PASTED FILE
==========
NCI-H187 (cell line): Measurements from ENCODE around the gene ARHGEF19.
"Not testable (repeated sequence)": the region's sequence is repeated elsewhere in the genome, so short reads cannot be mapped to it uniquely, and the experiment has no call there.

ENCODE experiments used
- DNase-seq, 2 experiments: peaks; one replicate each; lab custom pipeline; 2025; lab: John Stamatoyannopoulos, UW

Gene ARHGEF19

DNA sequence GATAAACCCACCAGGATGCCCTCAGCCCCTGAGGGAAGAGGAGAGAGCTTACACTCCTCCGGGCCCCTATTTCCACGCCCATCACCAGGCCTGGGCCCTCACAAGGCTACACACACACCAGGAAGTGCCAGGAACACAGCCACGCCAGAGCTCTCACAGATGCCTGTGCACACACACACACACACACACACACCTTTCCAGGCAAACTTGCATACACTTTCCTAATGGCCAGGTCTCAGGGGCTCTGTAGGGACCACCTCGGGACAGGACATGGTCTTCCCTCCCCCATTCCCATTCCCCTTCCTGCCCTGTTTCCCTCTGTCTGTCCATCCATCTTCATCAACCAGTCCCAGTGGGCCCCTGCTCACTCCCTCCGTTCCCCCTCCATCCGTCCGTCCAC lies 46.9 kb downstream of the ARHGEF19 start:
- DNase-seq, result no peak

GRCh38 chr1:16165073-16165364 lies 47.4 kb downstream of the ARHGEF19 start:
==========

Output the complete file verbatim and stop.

NCI-H187 (cell line): Measurements from ENCODE around the gene ARHGEF19.
"Not testable (repeated sequence)": the region's sequence is repeated elsewhere in the genome, so short reads cannot be mapped to it uniquely, and the experiment has no call there.

ENCODE experiments used
- DNase-seq, 2 experiments: peaks; one replicate each; lab custom pipeline; 2025; lab: John Stamatoyannopoulos, UW

Gene ARHGEF19

DNA sequence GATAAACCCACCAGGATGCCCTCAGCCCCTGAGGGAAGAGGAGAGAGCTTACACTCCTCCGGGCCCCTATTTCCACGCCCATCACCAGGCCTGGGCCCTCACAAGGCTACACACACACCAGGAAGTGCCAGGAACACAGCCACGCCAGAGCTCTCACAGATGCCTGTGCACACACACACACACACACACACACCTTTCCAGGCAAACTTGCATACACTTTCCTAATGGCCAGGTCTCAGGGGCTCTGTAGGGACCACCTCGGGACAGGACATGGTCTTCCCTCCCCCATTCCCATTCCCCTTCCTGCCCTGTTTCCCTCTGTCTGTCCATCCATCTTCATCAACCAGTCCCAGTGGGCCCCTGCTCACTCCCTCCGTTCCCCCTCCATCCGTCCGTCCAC lies 46.9 kb downstream of the ARHGEF19 start:
- DNase-seq, result no peak

GRCh38 chr1:16165073-16165364 lies 47.4 kb downstream of the ARHGEF19 start: